Critical Jewish students and staff in our community have been vocal in their Palestine advocacy, often at significant personal costs. Insinuations that Palestine solidarity protest disturbs Jewish staff and students fan the flames of these intracommunal tensions. It also erases the plurality of Jewish people’s politics and increases polarisation in an already divided community. 


6. “Meetings where there is room for dialogue are of course good, teach-ins for example. Demonstrating against university policy is also permitted. But there are conditions: no face coverings, no blockades, no overnight stays in buildings, no atmosphere of intimidation, and education and research must be able to continue as normal.”

This statement uses initiatives and events organised by staff—many of whom are part of UvA for Palestine— to legitimate repression of student protest. We refuse the distortion of our efforts towards knowledge dissemination in the service of delegitimising other forms of critique and opposition. Lest we forget that the UvA called the police on the very first teach-in that was organised in this series, a fact that complicates Professor Verbeek’s account of the process for involving the police.


7. “We are very cautious about limiting institutional and individual collaborations without a clear legal basis or call from the central government.”

The global call for an academic boycott is not a call to limit individual collaborations; it proposes a boycott of collaborations with Israeli institutions. It addresses the ethics of collaboration with institutions currently involved in or benefitting from the actions of the Israeli state. If the Executive Board is looking for a legal basis for ending these collaborations, they need look no further than the letter they received from Dutch Scholars for Palestine in January, which outlines this, and the more recent follow-up letter they received providing further substantiation. 

Our conversations with the Minister of Education have clarified that institutions may autonomously decide whether or not to end institutional collaborations.


8. “Severing or suspending all ties also means severing relationships with researchers who represent the critical voice in Israel.”

No one is calling to end collaboration with individuals employed by Israeli institutions. The Palestinian Campaign for the Academic and Cultural Boycott of Israel (PACBI) is clear in its guidelines, rejecting boycotts based on identity. Mere affiliation is not grounds for applying boycott; representation of the state or complicit institutions, as well as commissioned projects or those recruited for embellishing the state's image, are. This has been explained to the Executive Board on multiple occasions, including by UvA’s Israeli employees themselves.

We are concerned that this interview may unwittingly lead to sowing divisions and promoting inaccuracies, which are already abundant in discussion on Israel/Palestine. We encourage our readers to adopt a critical approach to the university’s position presented in this interview as to all others they may encounter. We ask that you join us in the call for more informed discussion, more serious and open engagement, and more moral clarity from our institution in a time of tremendous devastation and loss of human life.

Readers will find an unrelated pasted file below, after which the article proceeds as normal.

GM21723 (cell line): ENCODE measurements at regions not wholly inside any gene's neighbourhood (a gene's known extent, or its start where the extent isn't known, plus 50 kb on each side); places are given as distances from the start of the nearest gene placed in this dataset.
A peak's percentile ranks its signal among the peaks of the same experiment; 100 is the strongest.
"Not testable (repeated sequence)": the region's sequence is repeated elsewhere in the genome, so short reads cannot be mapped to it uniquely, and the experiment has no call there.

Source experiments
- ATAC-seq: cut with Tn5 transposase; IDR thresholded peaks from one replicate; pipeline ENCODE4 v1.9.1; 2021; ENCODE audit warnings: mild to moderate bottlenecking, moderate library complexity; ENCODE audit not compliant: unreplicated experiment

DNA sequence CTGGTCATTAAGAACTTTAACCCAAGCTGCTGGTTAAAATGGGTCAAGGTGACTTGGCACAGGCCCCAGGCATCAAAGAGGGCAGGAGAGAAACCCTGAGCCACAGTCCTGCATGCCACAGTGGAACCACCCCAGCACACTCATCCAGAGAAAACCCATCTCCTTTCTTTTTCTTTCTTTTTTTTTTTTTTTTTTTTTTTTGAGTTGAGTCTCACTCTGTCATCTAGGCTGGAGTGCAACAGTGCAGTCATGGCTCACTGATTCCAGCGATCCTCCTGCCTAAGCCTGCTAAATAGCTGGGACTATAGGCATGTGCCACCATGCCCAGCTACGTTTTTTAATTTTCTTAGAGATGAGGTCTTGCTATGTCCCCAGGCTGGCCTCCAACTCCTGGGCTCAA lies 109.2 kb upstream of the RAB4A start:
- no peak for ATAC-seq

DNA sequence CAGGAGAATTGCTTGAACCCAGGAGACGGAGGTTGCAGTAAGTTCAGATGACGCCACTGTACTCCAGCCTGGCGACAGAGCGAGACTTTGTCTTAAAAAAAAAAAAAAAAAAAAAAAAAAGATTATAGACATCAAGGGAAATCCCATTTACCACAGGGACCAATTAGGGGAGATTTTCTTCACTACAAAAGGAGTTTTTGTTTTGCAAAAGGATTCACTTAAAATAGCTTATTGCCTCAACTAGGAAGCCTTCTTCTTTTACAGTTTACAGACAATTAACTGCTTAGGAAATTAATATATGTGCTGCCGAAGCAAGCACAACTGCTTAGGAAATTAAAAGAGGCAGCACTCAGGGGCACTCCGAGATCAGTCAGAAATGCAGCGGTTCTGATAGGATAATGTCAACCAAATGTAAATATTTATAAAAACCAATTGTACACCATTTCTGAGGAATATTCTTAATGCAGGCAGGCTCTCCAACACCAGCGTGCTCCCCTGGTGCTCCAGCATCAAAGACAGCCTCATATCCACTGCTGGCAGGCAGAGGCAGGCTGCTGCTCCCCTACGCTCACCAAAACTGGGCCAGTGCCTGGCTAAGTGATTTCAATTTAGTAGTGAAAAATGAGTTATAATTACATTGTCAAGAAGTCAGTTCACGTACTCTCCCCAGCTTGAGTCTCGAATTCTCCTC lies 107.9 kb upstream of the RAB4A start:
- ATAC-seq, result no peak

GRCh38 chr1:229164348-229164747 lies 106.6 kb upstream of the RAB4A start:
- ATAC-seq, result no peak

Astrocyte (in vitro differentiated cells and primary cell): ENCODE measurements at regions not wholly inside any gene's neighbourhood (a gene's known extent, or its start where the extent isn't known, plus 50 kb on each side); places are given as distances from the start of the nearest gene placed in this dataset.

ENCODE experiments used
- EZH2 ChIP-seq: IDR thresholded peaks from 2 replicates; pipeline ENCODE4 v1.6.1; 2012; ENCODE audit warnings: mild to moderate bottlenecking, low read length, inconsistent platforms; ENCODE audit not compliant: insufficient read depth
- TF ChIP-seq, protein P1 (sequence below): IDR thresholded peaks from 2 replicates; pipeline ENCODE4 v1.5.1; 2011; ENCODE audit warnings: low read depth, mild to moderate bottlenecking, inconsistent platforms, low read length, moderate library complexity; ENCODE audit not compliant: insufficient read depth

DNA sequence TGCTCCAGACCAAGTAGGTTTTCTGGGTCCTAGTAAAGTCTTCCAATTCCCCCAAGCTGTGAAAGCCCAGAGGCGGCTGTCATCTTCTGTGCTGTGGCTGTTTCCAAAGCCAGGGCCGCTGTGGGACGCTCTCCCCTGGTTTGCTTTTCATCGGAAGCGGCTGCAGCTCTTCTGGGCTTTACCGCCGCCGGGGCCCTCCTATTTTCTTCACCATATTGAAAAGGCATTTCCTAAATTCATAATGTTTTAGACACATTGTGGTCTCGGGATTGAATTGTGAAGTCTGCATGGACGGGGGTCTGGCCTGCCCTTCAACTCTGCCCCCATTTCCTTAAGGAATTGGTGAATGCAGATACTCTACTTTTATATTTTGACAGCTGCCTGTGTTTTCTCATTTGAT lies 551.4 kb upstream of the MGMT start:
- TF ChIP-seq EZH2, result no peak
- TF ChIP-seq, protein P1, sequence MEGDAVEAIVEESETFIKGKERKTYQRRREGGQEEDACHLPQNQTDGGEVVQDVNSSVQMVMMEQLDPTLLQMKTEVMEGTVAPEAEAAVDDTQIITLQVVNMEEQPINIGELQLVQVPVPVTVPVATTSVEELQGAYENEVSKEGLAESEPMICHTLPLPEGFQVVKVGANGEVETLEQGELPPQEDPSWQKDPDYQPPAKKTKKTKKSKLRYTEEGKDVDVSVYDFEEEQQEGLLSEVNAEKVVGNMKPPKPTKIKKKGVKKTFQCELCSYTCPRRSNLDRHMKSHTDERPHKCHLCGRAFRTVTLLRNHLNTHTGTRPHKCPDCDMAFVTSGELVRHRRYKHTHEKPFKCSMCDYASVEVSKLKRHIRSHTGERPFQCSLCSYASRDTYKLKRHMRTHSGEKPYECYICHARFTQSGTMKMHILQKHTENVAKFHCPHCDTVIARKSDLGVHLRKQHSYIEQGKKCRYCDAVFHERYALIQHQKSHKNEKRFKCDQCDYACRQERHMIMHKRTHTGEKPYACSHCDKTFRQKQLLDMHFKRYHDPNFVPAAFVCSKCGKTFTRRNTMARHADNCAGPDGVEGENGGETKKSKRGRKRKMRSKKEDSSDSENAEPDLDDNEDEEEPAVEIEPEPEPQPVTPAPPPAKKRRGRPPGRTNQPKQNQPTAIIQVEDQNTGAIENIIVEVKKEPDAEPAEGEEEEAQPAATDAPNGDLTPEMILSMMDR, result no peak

●     Dr. Jef Ausloos, Assistant Professor, Faculty of Law

●     Dr. Sruti Bala, Associate Professor, Faculty of Humanities

●     Dr. Dimitris Bouris, Associate Professor, Political Science

●     Prof. dr. Sarah Bracke, Professor of Sociology of Gender and Sexuality, Sociology

●     Dr. Valentina Carraro, Assistant Professor, Human Geography, Planning and International Development

●     Prof. dr. Chiara De Cesari, Professor of Heritage, Memory and Cultural Studies

●     Eleri Connick, PhD Researcher, Amsterdam School for Heritage, Memory and Material Culture

●     Dr. Jacob Engelberg, Assistant Professor, Media Studies

●     Camille Faber, Coordinator, Student Impact Centre, Faculty of Science

●     Agustín Ferrari Braun, PhD Researcher, Media Studies

●     Dr. Sneha Gaddam, Lecturer, Faculty of Economics and Business

●     Dr. Erella Grassiani, Associate Professor, Anthropology

●     Sam Hamer, Junior Lecturer, Sociology

●     Prof. dr. Yolande Jansen, Associate Professor, Social and Political Philosophy

●     Dr. Mieke Lopes Cardozo, Associate Professor, International Development Studies

●     Prof. dr. Annelies Moors, Professor Emerita, Anthropology

●     Dr. Laurens Naudts, Postdoctoral Researcher, Institute for Information Law

●     Dr. Brunilda Pali, Assistant Professor, Department of Political Science

●     Dr. Polly Pallister-Wilkins, Associate Professor, Political Science

●     Dr. Charis Papaevangelou, Postdoctoral Researcher, Institute for Information Law

●     Dr. Noa Roei, Assistant Professor, Literary and Cultural Analysis

●     Dr. J. Scholtens, Assistant Professor, International Development Studies

●     Dr. S. Shakthi, Assistant Professor, Human Geography, Planning and International Development

●     Dr. Mikki Stelder, Assistant Professor, Cultural Studies

●     Jill Toh, PhD Researcher, Faculty of Law

●     Dr. Plixavra Vogiatzoglou, Postdoctoral researcher, Amsterdam Center for International Law and Institute for Information Law